Basic food prices are trending upward as the result of boosted fertilizer costs and other impacts from the conflict in Ukraine. The prices for food commodities now are even higher than they were during price hikes in 2008 and 2011.
Recently, we’ve tended to think of gas prices when we think of inflation. And they are certainly a big part of it, owing to their role in the distribution of almost all the goods we buy. But, as McKinsey put it, we’re “paying more to fill plates” as well as tanks. Meanwhile, other commodity prices for some metals remain elevated, driving up yet more prices.
As I’ve written here several times in recent weeks, markets have been switching their focus between two fears: recession and inflation. When they think about recession, mortgage rates tend to fall. And when they worry about inflation, those rates tend to rise.
Don’t be surprised if this week’s reports drag their attention back to inflation. And, whatever those reports say, we might well see a return of volatility in mortgage rates.
Read the weekend edition of this daily article for more background.
Over much of 2020, the overall trend for mortgage rates was clearly downward. And a new, weekly all-time low was set on 16 occasions that year, according to Freddie Mac.
The most recent weekly record low occurred on Jan. 7, 2021, when it stood at 2.65% for 30-year fixed-rate mortgages.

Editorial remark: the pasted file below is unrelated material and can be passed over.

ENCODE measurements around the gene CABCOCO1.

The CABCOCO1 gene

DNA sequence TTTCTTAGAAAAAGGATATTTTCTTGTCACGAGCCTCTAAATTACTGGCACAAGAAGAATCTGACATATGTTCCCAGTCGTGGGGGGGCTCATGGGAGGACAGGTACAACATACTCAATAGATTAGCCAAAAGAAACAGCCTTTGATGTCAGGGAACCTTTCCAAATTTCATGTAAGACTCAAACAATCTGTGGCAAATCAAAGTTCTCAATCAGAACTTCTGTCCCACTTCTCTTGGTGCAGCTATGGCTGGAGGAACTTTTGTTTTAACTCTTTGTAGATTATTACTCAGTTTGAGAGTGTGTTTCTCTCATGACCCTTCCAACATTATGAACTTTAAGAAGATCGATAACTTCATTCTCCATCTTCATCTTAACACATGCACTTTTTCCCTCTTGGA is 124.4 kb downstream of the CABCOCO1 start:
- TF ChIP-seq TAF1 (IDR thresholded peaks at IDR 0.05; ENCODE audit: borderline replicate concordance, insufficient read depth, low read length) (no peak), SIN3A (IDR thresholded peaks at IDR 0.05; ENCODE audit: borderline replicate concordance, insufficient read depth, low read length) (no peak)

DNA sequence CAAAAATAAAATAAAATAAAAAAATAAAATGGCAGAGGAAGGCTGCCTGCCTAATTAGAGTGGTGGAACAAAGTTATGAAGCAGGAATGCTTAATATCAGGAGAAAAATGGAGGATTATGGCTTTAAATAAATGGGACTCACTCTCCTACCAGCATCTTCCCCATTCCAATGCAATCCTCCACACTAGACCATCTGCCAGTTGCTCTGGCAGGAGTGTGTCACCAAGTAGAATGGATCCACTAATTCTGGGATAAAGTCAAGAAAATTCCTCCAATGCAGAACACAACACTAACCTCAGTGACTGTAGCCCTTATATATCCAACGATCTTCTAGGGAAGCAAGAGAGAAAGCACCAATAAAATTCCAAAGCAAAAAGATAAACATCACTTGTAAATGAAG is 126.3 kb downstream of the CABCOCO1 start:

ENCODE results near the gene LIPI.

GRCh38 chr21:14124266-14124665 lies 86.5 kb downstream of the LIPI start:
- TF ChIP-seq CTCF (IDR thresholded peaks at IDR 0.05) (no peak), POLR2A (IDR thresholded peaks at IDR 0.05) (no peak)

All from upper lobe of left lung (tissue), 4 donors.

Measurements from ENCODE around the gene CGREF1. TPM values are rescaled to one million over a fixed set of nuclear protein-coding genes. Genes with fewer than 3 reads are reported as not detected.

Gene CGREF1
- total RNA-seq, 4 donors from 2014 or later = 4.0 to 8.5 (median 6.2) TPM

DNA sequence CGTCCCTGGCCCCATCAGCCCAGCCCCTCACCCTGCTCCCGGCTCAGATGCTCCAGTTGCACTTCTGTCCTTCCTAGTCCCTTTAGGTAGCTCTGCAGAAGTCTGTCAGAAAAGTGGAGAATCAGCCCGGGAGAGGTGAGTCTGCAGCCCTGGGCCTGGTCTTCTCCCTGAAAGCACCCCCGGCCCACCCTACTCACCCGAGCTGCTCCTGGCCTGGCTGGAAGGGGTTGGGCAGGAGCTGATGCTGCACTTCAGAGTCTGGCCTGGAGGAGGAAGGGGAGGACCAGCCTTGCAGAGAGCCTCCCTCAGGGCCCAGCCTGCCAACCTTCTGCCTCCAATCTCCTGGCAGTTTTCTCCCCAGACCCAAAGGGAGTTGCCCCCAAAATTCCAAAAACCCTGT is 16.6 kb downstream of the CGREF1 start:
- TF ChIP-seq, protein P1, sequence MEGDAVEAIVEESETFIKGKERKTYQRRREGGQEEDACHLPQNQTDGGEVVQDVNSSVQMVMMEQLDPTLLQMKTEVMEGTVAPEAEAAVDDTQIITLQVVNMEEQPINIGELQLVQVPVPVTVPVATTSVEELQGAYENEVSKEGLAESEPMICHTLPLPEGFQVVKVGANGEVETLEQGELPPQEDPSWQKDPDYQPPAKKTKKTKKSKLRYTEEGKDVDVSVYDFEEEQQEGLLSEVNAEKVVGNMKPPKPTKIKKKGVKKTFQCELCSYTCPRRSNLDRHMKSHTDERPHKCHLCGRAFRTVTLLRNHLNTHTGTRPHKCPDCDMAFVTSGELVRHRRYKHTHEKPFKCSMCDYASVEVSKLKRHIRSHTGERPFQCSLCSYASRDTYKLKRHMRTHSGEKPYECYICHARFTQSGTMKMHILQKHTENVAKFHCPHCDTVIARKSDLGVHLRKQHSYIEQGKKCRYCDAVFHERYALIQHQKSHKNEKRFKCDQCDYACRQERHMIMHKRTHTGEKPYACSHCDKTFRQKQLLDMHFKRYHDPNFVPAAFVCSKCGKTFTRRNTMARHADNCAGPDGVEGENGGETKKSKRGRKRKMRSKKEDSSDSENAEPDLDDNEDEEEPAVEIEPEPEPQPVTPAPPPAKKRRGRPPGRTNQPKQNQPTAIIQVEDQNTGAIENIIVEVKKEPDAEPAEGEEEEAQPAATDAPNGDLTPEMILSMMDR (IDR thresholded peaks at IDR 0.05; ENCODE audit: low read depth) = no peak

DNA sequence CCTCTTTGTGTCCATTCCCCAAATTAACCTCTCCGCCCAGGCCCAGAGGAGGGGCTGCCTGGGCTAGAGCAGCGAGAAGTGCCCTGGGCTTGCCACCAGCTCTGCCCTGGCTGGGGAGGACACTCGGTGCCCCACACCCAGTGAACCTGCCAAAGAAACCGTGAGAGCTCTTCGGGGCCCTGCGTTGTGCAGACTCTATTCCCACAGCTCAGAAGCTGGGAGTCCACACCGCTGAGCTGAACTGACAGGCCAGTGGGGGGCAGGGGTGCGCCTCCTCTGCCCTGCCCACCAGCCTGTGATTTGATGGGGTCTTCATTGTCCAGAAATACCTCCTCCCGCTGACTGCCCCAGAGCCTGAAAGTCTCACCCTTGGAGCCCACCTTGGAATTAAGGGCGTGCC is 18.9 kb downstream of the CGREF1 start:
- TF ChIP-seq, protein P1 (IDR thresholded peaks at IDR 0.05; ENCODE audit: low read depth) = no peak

Rates then bumbled along, moving little for the following eight or nine months. But they began rising noticeably that September. Unfortunately, they’ve been mostly shooting up since the start of 2022, although May and June were kinder months.
Freddie’s Jul. 21 report puts that same weekly average for conventional, 30-year, fixed-rate mortgages at 5.54% (with 0.8 fees and points), up from the previous week’s 5.51%.
Note that Freddie expects you to buy discount points (“with 0.8 fees and points”) on closing that earn you a lower rate. If you don’t do that, your rate would be closer to the ones we and others quote.
Expert mortgage rate forecasts
Looking further ahead, Fannie Mae, Freddie Mac and the Mortgage Bankers Association (MBA) each has a team of economists dedicated to monitoring and forecasting what will happen to the economy, the housing sector and mortgage rates.
And here are their current rate forecasts for the remaining two quarters of 2022 (Q3/22, Q4/22) and the first two quarters of next year (Q1/23, Q2/23).
The numbers in the table below are for 30-year, fixed-rate mortgages. The latest forecasts all appeared around Jul. 21.
Of course, given so many unknowables, the whole current crop of forecasts might be even more speculative than usual. And their past record for accuracy hasn’t been wildly impressive.
Find your lowest rate today
You should comparison shop widely, no matter what sort of mortgage you want. As federal regulator the Consumer Financial Protection Bureau says:
“Shopping around for your mortgage has the potential to lead to real savings. It may not sound like much, but saving even a quarter of a point in interest on your mortgage saves you thousands of dollars over the life of your loan.”
Mortgage rate methodology
The Mortgage Reports receives rates based on selected criteria from multiple lending partners each day. We arrive at an average rate and APR for each loan type to display in our chart. Because we average an array of rates, it gives you a better idea of what you might find in the marketplace. Furthermore, we average rates for the same loan types. For example, FHA fixed with FHA fixed. The end result is a good snapshot of daily rates and how they change over time.